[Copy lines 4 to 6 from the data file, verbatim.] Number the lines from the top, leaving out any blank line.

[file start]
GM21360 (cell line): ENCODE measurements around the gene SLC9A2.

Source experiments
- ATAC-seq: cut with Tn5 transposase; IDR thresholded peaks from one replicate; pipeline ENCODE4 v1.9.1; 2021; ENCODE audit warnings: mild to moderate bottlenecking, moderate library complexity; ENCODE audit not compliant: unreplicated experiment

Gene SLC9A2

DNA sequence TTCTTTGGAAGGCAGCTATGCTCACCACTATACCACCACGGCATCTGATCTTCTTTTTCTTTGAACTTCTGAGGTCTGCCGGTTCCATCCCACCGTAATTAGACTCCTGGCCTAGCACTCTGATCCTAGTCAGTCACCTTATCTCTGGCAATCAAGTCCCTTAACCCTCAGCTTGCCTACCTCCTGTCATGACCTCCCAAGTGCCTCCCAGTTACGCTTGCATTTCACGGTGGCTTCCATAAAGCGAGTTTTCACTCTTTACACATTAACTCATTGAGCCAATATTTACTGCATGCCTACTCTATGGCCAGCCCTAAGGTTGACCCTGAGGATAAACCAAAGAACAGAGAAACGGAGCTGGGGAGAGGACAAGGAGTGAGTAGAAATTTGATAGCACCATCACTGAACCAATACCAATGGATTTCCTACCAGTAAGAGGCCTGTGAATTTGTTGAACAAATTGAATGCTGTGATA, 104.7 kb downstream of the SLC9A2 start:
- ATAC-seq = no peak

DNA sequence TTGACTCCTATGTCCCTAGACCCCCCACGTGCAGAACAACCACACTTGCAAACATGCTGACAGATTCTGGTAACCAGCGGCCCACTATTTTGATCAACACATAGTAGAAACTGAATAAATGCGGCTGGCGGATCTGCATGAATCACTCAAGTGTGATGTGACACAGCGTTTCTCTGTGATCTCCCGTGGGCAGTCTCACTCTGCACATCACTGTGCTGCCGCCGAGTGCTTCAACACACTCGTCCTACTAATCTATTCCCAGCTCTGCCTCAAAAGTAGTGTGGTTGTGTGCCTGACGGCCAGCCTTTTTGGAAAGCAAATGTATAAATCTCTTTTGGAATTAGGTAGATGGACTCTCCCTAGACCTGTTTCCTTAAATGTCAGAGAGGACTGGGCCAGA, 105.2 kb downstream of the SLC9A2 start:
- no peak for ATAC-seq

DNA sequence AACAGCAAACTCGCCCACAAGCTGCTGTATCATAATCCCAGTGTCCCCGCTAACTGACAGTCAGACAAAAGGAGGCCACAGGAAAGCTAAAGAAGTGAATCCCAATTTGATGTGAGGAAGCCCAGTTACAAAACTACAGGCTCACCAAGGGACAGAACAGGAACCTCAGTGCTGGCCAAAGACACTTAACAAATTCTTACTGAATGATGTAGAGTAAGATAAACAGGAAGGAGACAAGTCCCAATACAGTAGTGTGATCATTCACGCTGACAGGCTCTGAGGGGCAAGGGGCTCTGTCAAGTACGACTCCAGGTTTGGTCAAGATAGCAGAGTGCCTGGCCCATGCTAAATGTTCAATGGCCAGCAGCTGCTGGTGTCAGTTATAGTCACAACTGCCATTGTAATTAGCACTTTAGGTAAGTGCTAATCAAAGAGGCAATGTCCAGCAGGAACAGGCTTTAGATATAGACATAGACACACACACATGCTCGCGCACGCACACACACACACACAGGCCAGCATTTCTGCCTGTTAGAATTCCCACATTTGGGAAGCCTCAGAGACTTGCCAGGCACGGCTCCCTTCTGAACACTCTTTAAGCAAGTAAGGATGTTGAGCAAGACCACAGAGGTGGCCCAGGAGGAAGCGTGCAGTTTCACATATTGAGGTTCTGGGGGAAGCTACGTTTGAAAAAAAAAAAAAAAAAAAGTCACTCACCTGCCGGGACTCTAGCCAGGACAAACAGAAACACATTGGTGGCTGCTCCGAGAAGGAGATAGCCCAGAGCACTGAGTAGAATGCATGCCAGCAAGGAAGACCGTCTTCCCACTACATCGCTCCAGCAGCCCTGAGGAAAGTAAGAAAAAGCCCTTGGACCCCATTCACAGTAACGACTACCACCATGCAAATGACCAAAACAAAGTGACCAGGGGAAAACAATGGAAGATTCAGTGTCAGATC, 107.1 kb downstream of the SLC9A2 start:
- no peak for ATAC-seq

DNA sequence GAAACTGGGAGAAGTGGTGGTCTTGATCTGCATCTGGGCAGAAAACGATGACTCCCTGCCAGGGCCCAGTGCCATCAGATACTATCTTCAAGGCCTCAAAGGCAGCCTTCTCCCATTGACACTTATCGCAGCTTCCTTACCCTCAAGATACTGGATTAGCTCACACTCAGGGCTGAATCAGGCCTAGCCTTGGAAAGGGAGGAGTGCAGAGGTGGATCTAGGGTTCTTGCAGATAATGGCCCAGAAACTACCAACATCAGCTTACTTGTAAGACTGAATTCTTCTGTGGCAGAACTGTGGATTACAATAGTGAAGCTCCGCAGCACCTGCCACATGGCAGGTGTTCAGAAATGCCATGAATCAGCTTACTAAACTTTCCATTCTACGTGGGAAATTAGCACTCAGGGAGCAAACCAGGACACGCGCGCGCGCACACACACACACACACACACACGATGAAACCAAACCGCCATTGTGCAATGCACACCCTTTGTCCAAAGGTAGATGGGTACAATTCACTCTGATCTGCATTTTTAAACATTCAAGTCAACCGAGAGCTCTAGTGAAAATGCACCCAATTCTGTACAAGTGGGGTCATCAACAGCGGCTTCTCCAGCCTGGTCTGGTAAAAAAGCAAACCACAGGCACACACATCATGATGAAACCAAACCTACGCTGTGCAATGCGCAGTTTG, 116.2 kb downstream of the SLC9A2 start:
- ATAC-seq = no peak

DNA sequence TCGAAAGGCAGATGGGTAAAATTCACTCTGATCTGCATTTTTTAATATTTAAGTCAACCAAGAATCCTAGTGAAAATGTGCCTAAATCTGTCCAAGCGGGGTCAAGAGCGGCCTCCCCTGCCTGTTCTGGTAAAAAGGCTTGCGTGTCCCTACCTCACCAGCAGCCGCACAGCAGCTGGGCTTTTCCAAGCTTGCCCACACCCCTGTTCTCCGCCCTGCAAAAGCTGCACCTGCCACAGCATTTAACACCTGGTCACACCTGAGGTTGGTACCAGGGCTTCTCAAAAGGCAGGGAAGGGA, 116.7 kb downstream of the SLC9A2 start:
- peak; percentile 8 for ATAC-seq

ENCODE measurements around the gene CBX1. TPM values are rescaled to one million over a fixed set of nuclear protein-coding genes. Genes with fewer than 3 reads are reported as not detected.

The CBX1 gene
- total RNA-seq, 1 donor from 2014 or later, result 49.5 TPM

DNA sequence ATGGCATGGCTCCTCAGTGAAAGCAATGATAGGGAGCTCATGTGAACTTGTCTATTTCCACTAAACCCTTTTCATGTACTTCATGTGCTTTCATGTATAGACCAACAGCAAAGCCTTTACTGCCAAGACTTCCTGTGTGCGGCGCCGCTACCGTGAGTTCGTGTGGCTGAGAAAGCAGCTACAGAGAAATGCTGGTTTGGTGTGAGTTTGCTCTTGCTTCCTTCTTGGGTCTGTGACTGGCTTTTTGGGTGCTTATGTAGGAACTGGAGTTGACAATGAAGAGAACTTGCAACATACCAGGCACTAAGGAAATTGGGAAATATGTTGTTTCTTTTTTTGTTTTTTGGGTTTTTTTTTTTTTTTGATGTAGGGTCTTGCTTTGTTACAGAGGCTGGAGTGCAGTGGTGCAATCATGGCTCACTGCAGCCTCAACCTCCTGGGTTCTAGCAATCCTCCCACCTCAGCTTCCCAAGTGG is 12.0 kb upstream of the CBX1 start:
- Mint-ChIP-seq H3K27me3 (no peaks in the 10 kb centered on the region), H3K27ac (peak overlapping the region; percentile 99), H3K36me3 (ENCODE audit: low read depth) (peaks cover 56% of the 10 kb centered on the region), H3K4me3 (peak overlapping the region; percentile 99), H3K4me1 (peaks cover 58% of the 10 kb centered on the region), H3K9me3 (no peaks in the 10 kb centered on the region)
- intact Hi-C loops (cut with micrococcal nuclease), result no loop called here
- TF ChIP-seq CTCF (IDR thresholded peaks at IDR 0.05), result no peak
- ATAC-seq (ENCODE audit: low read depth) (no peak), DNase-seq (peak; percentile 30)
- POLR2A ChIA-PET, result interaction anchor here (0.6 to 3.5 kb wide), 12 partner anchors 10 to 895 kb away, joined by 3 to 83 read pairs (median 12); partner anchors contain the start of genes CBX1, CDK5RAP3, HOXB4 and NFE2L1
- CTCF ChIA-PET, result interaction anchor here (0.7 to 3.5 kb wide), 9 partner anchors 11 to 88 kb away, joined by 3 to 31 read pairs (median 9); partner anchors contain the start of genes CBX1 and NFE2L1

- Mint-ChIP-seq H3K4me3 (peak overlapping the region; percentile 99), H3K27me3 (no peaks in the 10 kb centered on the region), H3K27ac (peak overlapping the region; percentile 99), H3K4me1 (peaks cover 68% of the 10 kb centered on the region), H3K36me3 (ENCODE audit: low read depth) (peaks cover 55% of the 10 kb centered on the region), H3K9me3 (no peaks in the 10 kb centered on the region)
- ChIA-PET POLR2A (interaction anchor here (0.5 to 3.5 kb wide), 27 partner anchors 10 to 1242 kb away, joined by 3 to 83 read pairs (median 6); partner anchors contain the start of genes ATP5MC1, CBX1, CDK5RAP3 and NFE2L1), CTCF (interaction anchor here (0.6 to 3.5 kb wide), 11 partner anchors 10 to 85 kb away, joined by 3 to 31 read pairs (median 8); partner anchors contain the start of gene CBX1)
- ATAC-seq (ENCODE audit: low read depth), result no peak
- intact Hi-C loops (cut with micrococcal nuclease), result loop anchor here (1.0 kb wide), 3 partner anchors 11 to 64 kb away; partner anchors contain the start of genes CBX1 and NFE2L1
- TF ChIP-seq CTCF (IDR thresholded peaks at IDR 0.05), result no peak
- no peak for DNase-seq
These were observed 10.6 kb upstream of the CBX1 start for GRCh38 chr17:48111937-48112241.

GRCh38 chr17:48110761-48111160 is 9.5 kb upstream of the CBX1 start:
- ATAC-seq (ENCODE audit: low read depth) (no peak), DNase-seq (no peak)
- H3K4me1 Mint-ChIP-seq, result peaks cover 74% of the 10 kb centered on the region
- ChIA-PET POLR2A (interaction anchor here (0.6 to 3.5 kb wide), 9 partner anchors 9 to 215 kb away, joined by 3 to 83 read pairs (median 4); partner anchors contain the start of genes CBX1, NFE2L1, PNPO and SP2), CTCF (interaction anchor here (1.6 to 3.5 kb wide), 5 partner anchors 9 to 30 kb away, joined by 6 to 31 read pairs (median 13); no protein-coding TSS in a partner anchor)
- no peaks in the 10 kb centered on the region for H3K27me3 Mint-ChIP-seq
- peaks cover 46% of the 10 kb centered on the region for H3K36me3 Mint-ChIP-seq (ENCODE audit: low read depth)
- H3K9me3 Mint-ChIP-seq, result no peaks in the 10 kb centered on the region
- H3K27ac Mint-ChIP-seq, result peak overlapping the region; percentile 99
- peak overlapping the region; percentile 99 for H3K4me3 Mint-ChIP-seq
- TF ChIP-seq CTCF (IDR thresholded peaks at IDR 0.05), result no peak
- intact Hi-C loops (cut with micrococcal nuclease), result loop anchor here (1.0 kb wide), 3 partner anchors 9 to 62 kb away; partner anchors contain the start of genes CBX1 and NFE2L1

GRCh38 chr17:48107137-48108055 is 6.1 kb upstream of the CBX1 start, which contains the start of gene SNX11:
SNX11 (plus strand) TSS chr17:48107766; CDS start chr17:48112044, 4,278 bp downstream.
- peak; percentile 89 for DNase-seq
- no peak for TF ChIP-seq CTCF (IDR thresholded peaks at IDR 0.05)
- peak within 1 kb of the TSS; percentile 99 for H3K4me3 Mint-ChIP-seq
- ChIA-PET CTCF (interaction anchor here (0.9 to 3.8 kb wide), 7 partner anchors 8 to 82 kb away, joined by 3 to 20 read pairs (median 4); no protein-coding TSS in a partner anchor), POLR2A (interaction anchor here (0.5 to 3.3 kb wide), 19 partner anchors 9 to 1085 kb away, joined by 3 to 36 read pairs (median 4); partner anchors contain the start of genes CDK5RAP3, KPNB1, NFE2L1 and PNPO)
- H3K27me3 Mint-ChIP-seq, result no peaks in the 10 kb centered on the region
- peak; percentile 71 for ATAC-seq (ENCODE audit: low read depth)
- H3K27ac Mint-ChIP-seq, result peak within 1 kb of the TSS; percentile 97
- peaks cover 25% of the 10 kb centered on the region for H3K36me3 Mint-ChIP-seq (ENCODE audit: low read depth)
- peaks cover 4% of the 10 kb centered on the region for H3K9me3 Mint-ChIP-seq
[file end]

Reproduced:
Gene SLC9A2

DNA sequence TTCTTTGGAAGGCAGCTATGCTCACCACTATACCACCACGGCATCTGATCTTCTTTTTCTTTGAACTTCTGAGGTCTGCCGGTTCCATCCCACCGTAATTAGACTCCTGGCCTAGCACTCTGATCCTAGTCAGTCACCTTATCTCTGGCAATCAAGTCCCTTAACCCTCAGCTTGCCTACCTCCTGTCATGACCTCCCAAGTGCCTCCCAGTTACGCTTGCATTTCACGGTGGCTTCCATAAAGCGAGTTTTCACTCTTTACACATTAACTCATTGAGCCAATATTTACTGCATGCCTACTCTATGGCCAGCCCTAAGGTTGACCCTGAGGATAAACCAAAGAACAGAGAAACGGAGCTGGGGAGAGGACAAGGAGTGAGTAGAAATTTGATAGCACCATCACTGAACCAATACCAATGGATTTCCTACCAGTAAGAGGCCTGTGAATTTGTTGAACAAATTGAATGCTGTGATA, 104.7 kb downstream of the SLC9A2 start:
- ATAC-seq = no peak